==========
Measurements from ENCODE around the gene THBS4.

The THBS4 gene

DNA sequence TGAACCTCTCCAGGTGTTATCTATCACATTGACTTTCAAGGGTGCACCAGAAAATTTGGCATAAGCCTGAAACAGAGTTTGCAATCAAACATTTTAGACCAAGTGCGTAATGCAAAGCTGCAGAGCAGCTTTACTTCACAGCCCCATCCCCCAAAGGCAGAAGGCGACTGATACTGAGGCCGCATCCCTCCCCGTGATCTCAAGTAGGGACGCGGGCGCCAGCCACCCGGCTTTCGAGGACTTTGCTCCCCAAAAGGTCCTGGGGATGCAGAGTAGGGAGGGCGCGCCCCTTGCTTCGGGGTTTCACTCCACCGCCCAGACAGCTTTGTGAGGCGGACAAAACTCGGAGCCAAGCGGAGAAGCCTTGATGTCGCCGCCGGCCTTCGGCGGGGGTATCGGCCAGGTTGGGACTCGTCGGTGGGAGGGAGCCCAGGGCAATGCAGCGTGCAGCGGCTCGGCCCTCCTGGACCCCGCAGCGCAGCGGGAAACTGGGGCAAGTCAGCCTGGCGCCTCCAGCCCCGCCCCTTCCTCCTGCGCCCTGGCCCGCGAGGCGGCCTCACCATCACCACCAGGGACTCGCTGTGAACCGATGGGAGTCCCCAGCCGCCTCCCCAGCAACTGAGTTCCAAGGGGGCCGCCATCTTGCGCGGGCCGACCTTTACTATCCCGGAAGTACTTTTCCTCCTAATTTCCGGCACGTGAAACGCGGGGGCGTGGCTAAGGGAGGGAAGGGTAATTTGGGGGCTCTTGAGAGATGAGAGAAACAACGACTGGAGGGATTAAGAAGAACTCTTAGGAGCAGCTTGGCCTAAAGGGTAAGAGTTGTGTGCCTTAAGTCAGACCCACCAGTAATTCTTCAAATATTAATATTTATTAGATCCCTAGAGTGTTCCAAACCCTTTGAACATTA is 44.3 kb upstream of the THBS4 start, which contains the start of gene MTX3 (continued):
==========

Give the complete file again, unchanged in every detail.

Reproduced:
Measurements from ENCODE around the gene THBS4.

The THBS4 gene

DNA sequence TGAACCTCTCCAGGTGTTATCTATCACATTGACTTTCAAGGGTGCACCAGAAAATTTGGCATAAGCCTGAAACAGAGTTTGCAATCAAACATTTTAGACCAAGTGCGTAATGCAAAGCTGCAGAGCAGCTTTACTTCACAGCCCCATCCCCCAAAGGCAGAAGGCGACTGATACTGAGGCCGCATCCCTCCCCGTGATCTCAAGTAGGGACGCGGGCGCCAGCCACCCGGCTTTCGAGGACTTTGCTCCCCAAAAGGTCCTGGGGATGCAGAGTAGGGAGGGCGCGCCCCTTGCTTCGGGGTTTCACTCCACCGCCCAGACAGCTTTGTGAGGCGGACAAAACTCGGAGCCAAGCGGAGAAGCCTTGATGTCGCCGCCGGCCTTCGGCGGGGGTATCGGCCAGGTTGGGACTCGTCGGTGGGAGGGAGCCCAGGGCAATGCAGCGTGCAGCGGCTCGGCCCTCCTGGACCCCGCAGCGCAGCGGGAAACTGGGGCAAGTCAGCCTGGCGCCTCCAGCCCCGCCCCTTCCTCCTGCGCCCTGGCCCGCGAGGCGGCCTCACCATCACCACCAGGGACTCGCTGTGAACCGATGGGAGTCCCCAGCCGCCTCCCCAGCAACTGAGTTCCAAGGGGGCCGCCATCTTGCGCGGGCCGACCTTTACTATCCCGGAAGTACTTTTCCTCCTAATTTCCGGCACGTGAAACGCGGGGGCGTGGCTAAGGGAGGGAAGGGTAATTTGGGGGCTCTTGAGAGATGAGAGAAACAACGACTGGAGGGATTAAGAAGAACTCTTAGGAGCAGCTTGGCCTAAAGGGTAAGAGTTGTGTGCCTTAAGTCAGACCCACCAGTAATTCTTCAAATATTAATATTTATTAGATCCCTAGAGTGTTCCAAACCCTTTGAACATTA is 44.3 kb upstream of the THBS4 start, which contains the start of gene MTX3 (continued):